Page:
Earlier we looked at basal bats and their closest outgroups. That entry from several years ago has proven to be a weekly and annual favorite among blog posts here at the pterosaur heresies. Part 3 on this subject was posted here.
Today we’ll do the same with newly arranged graphics (Figs. 1,2) principally matching the non-bat, Ptilocercus, to the basal bats, Onychonycteris and Icaronycteris (Fig. 1). I’m surprised I never did this before because the results are illuminating.
In figure 1 the similarities are striking:
- skull, torso, pelvis and tail have similar shapes
- ribs are flat in both
- radius is longer than the humerus in both.
- ulna is reduced distally, to no more than one third the width of the radius (as in bats).
- carpus rotates posterolaterally in both
- the ability to spread the digits so widely that digits 1 and 5 oppose one another by 180º
- first manual digit is somewhat thumb-like, able to grasp objects.
- tibia longer than femur in both
- ankles are more flexible in both. The astragalus and calcaneum move away from stacked one upon the other to more of a side-by-side configuration.
- Pedal digits 2 – 5 are equal in length and their metatarsals follow suit. The pedal unguals also deepen
Now let’s examine the differences. In the bat:
- cervicals are more gracile
- clavicle is longer and the scapula is larger (for large pectoral flight muscles)
- lumbar region is longer
- tail is shorter
- entire forelimb is longer, especially the hand
- hand is webbed
- The tibial malleolus (lateral distal process), which restricts ankle rotation in most mammals is not present in bats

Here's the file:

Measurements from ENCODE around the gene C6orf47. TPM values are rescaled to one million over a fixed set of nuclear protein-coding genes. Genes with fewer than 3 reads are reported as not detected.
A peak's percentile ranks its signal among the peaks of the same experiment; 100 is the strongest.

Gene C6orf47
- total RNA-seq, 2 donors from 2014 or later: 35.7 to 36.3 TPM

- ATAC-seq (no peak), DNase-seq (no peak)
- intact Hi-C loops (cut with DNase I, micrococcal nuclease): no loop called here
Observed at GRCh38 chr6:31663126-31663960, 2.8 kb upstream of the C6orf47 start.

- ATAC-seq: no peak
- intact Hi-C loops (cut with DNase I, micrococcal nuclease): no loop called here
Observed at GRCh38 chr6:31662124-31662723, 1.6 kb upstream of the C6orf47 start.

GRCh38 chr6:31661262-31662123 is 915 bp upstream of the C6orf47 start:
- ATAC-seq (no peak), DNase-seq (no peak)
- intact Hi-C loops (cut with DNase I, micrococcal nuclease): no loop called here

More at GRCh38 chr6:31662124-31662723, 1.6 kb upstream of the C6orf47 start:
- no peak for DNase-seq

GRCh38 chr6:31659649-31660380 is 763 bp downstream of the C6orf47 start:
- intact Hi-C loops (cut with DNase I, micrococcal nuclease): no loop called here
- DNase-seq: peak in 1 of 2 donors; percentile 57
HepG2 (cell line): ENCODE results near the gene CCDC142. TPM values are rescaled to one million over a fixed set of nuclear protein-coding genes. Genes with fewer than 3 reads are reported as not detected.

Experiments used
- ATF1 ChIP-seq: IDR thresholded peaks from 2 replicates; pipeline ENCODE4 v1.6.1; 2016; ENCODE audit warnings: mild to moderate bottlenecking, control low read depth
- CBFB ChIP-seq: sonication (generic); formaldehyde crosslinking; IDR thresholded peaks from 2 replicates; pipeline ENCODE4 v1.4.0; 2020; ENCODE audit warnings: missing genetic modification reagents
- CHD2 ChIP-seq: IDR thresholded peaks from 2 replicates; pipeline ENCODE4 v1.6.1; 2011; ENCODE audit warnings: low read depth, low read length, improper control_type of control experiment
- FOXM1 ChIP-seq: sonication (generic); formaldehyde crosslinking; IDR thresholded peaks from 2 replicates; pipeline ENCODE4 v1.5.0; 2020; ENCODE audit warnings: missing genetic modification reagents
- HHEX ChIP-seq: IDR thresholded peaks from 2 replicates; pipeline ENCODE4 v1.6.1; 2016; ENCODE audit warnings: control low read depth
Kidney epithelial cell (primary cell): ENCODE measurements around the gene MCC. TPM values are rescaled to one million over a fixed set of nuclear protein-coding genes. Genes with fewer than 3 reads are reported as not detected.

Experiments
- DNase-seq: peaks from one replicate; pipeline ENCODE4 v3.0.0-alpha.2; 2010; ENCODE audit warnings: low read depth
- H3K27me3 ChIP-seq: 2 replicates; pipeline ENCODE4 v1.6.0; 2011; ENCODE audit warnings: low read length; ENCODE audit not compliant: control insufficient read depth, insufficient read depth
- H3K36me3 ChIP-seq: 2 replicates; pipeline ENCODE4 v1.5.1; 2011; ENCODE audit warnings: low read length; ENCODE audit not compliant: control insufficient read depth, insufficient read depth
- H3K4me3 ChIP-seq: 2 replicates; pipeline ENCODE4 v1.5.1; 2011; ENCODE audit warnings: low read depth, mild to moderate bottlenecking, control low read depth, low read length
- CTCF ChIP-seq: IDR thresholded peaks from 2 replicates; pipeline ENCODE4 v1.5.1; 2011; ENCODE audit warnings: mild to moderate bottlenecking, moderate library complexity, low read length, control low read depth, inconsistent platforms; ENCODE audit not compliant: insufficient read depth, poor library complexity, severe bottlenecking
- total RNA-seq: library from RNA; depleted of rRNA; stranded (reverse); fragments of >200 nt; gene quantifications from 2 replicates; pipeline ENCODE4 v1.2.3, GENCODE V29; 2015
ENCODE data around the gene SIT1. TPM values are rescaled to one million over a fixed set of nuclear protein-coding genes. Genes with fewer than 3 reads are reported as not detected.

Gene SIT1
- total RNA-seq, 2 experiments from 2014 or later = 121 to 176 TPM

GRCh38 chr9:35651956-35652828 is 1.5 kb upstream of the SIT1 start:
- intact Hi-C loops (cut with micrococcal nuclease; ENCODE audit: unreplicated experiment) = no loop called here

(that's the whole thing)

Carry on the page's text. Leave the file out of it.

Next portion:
- tarsals of bats are smaller, the penultimate phalanges are longer and the unguals are larger. Better to hang inverted.
- medial digit of the foot loses its ability to oppose the other pedal digits
- Onychonycteris develops a new bone arising from the ankle which helps frame the uropatagium.
- some bats use echolocation for prey capture
Ptilocercus has different teeth because it is more closely related to Cynocephalus, the flying lemur (Fig. 3), which is also not too distant from bats. Despite the appearance of extradermal membranes in dermopterans, it appears that those were obtained convergently in bats.
Take another look at the bat family tree (Fig. 4).
Ptilocercus is not another tree shrew, like Tupaia. Ptilocercus is a miniature civet. Tupaia is in the lineage of rabbits. DNA evidence (Tsagkogeorga et al. 2013) supports this tree topology with bats arising from carnivores, like civets.
The origin of flight
and flapping in bats continues to be a vexing problem. An earlier hypothesis based on current behavior remains unsatisfying.
Interesting YouTube video
on bat cooling in the tropics here. Yes they flap gently to generate a self-directed breeze, but they also lick themselves for evaporative cooling.
Interesting YouTube video on bat flight here.
Jepsen GL, MacPhee RDE 1966. Early Eocene bat from Wyoming. Science 154 (3754): 1333–1339. doi:10.1126/science.154.3754.1333. PMID 17770307.
Le Gros-Clark WE 1926. On the Anatomy of the Pen-tailed Tree-Shrew (Ptilocercus lowii.) Proceedings of the Zoological Society of London 96: 1179-1309.
DOI – 10.1111/j.1096-3642.1926.tb02241.x
Simmon NB, Seymour KL, Habersetzer J, Gunnell GF 2008. Primitive Early Eocene bat from Wyoming and the evolution of flight and echolocation. Nature 451 (7180): 818–21. doi:10.1038/nature06549. PMID 18270539.
Tsagkogeorga G, Parker J, Stupka E, Cotton JA, Rossiter SJ 2013. Phylogenomic analyses elucidate the evolutionary relationships of bats (Chiroptera). Current Biology 23 (22): 2262–2267.